USPS uses sea routes for mail

Thanks to a collapse in air freight capacity and a hike in air freight rates, the US Postal Service (USPS) has started shipping mail from the US to Europe by sea.

The first such shipment left JFK International Service Centre in New York on April 20, bound for Rotterdam. It consisted of five containers of mail totalling close to 33 tonnes. They are destined for Austria, Denmark, the Czech Republic, Finland, Hungary, Poland, the Netherlands, Spain, Sweden and Switzerland.

According to a USPS advisory, “Sea route arrival dates are not exact and may vary depending on weather related events and queuing at port of arrival”. The postal service estimates that mail sent this way will take an additional 7-12 days.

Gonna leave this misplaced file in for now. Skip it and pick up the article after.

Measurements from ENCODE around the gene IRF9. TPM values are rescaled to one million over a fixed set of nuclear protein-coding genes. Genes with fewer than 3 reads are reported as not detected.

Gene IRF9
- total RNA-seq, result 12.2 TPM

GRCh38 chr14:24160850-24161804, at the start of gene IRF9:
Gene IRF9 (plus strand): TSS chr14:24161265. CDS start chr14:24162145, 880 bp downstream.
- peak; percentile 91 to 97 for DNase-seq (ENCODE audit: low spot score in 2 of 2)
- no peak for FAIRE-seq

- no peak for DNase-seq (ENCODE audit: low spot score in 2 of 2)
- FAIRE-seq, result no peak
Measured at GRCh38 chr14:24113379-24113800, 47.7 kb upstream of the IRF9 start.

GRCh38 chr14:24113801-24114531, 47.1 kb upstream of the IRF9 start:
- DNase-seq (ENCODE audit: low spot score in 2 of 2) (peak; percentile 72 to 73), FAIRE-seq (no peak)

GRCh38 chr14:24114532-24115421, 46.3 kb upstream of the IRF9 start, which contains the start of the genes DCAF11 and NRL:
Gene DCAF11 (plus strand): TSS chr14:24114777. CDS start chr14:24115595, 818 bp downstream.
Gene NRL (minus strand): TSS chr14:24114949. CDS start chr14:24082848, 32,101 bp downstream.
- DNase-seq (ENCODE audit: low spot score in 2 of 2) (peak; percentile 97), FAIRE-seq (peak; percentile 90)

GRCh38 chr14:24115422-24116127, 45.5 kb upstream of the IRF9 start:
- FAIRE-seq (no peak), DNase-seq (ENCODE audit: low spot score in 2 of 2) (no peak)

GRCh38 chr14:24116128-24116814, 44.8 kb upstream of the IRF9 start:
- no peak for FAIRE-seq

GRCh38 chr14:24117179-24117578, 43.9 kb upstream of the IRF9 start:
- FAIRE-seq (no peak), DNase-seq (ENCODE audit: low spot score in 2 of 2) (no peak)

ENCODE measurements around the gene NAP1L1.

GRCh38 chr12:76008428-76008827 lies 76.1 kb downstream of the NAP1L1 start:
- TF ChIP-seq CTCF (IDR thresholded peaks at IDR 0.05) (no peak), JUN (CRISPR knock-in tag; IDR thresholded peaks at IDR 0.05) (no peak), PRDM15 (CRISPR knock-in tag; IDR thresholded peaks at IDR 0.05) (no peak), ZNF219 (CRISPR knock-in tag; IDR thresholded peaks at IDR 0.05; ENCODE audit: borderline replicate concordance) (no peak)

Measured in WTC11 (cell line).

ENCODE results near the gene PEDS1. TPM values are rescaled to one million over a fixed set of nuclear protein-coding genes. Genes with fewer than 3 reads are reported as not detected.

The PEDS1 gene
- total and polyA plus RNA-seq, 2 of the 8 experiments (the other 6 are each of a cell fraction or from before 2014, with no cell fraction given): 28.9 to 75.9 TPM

Other mail has gone from the US across the Pacific from San Francisco to Shanghai. “In a non-COVID 19 world, we use ocean routes to return empty bags and some return to sender mail. But no US outbound mail,” according to a USPS spokesperson.

Some observers have pointed out that with air freight capacity collapsing and rates almost tripling the move to seaborne mail routes may have been driven by simple economics. The postal service spokesperson was not to be drawn on this.

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